Abstract 2668: Loss of Sarcolipin is Associated With Structural and Electrical Remodeling of Atria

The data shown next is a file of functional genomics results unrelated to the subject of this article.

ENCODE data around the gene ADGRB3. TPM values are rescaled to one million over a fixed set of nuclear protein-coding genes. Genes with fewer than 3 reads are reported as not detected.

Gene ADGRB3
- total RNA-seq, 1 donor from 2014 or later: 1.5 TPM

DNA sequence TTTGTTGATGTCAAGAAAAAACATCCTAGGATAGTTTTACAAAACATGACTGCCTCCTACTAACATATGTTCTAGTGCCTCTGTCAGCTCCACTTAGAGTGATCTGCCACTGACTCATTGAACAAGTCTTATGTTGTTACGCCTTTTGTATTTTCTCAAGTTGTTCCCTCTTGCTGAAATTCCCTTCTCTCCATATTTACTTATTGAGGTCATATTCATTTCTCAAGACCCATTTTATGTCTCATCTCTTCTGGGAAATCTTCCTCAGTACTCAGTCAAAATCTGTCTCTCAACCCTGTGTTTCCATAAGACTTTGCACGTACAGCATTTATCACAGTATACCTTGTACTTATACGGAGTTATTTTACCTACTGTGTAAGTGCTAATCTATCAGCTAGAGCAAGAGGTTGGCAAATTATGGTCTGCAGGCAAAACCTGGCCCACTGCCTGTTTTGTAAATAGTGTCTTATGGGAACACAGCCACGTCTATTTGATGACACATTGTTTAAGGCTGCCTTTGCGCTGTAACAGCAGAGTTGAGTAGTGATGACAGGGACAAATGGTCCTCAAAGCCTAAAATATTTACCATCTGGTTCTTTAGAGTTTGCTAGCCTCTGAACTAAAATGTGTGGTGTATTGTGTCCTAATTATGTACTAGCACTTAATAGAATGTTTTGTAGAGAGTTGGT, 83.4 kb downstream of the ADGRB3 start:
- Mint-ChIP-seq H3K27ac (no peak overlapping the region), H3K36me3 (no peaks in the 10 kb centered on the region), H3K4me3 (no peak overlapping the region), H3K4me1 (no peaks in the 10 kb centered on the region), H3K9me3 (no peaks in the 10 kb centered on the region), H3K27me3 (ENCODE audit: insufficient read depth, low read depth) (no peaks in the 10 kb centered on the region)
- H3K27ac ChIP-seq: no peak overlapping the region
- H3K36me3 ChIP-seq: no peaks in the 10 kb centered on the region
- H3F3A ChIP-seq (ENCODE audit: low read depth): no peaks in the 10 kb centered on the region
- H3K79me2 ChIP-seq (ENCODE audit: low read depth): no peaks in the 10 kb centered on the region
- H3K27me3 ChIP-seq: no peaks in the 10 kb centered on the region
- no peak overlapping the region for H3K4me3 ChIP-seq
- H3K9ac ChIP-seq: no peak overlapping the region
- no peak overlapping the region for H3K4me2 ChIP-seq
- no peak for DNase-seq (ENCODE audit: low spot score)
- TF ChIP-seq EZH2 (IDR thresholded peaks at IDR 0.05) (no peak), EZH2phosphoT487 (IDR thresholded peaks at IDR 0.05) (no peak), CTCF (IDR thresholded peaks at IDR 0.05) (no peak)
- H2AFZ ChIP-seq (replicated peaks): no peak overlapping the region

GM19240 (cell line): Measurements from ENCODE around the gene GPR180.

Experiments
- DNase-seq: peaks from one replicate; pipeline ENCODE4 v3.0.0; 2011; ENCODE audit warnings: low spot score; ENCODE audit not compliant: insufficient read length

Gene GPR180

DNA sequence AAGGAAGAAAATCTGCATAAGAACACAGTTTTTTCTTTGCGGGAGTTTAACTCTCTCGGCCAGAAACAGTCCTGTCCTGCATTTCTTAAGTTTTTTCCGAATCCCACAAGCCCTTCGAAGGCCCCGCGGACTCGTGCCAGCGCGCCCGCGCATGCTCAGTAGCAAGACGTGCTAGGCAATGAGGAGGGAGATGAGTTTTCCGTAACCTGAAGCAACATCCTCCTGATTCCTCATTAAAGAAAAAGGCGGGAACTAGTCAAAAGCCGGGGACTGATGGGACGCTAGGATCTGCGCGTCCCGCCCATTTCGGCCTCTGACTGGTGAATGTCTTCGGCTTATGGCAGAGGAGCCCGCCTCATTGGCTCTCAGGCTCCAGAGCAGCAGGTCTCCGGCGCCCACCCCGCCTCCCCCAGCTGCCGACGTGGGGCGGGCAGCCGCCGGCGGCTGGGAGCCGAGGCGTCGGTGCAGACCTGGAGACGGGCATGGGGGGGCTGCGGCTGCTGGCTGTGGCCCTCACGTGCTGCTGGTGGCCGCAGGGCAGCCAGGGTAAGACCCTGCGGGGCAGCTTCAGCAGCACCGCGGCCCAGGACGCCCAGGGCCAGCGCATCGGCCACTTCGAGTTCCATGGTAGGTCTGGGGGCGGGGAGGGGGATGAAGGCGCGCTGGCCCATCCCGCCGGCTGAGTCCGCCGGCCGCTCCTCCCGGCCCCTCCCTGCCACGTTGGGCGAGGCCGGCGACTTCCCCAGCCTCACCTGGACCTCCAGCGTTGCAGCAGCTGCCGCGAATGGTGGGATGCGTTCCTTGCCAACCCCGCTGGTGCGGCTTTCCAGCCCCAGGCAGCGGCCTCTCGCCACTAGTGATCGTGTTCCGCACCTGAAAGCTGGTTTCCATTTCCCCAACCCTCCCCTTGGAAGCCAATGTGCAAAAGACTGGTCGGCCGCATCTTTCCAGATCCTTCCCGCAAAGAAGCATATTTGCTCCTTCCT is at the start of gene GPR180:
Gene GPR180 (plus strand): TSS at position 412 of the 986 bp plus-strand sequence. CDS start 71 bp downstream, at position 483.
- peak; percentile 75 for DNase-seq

Sarcolipin (SLN) is a key regulator of SERCA pump in atria. Down regulation of SLN in the atria of patients with chronic atrial fibrillation (AF) and in animal models of pacing induced AF suggest that SLN levels could contribute to the altered Ca2+ homeostasis in AF. To determine the role of SLN in AF, we have generated a SLN null (sln−/−) mouse model. Ablation of SLN increases the sarcoplasmic reticulum Ca2+ content (as measured by 10 mM caffeine-induced Ca2+ transient) in atrial myocytes (F/F0: WT 4.85±0.19 vs. sln−/− 6.07±0.27, p<0.01) and twitch Ca2+ transient (WT 2.26±0.12 vs. sln−/− 3.07±0.22, p<0.01), with the same fractional release (WT 47.3±3.0% vs. sln−/− 50.9±3.4%). Electrophysiological analyses have shown prolongation of the action potential duration at 90% repolarization (APD90) and increased L-type Ca2+ current (sln−/− 5.1±0.5 vs. WT 2.8±0.3; pA/pF), and no change in outward K current in the sln−/− atrial myocytes. Replacement of Na+ with Li+ in the perfusate Tyrode’s solution suppressed the late plateau and decreased APD90 suggesting that the activation of forward mode of sodium-calcium exchanger (NCX) also attribute to the late plateau and prolongation of APD90 in sln−/− mice atrial myocytes. Further, the delayed afterdepolarization (DAD) and triggered activities were observed more frequently in sln−/− atrial myocytes. To determine the structural remodeling in sln−/− atria, we performed histopathological analyses and gene expression studies. Picro Sirius Red stained sections revealed increased collagen deposition in sln−/− atria indicating the interstitial fibrosis (WT 15.14±1.9% vs. sln−/− 29.1±0.8 %). Microarray and subsequent RT-PCR analyses showed the altered expression of genes associated with AF such as matrix metalloproteinase-MMP3, tissue inhibitors of metalloproteinases-TIMP4, cell cycle control proteins, cytokines-BMP5 and TGFβ3, ECM protein-connexin 40 and cathepsin K in sln−/− atria. Taken together, our data suggest that loss of SLN function could predispose atria to arrhythmias, possibly AF.